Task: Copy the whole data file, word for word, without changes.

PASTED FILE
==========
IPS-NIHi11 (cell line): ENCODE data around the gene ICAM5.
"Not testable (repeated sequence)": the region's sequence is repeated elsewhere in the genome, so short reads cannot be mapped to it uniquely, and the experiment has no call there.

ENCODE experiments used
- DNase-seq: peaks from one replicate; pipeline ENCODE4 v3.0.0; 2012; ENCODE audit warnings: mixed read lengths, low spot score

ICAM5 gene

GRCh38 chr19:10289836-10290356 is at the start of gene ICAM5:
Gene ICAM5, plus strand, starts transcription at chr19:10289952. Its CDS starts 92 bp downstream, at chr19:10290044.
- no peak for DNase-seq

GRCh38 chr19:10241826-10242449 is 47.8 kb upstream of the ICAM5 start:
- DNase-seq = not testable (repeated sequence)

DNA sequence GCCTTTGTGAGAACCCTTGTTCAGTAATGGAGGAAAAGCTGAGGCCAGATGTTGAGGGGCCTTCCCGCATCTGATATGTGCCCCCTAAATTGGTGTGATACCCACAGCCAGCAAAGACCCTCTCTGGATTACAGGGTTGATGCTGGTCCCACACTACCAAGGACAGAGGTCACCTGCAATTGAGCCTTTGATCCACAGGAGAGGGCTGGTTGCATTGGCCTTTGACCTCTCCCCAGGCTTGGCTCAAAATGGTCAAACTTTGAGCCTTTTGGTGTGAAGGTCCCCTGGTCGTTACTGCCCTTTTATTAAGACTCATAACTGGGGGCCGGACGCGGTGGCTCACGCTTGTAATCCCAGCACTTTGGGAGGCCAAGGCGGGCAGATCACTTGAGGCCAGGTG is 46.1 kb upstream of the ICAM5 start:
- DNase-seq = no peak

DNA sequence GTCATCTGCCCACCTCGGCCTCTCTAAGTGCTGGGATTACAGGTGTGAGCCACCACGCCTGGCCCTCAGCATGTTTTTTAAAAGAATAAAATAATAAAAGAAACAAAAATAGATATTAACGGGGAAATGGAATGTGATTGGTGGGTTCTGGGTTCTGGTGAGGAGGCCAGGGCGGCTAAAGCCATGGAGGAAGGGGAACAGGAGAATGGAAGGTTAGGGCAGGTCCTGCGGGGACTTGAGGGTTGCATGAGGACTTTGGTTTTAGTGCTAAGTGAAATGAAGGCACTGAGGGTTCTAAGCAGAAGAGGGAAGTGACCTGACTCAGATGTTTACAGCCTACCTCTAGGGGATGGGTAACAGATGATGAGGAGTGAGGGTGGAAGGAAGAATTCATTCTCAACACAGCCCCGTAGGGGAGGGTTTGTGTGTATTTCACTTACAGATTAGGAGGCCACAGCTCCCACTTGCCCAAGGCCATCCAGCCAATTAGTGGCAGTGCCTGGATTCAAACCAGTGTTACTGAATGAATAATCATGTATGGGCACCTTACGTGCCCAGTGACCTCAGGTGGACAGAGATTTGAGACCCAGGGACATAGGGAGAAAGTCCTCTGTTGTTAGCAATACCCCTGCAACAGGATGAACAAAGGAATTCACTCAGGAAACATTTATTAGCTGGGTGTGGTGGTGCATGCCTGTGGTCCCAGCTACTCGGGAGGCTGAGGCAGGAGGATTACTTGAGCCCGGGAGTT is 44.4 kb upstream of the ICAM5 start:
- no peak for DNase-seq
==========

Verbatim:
IPS-NIHi11 (cell line): ENCODE data around the gene ICAM5.
"Not testable (repeated sequence)": the region's sequence is repeated elsewhere in the genome, so short reads cannot be mapped to it uniquely, and the experiment has no call there.

ENCODE experiments used
- DNase-seq: peaks from one replicate; pipeline ENCODE4 v3.0.0; 2012; ENCODE audit warnings: mixed read lengths, low spot score

ICAM5 gene

GRCh38 chr19:10289836-10290356 is at the start of gene ICAM5:
Gene ICAM5, plus strand, starts transcription at chr19:10289952. Its CDS starts 92 bp downstream, at chr19:10290044.
- no peak for DNase-seq

GRCh38 chr19:10241826-10242449 is 47.8 kb upstream of the ICAM5 start:
- DNase-seq = not testable (repeated sequence)

DNA sequence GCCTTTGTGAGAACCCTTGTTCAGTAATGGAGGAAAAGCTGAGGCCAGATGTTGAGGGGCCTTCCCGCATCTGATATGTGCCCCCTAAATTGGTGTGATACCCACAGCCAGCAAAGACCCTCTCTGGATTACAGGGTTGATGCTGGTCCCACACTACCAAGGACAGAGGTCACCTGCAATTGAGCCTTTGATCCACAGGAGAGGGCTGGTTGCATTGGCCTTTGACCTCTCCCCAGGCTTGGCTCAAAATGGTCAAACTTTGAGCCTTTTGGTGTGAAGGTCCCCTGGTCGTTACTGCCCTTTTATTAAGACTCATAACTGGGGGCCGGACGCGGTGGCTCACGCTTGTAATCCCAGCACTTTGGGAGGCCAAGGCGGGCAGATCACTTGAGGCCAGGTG is 46.1 kb upstream of the ICAM5 start:
- DNase-seq = no peak

DNA sequence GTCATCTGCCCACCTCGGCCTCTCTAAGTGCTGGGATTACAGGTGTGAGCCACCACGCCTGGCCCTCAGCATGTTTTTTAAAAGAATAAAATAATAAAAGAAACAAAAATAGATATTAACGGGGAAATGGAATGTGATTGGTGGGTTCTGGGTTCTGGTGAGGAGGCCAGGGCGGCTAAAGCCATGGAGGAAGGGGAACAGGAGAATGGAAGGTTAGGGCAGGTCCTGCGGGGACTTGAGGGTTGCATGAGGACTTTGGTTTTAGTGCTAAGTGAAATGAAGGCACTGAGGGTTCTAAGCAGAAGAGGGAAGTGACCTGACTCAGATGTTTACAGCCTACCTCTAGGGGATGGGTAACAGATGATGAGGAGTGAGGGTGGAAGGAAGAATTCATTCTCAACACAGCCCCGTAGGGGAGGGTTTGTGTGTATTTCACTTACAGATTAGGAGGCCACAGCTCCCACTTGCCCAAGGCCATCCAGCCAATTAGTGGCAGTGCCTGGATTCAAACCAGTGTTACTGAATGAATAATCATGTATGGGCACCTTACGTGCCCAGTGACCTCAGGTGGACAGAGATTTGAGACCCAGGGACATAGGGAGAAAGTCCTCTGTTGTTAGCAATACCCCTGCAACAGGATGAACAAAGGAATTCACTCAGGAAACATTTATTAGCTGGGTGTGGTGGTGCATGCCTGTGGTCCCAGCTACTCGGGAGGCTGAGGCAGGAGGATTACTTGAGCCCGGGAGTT is 44.4 kb upstream of the ICAM5 start:
- no peak for DNase-seq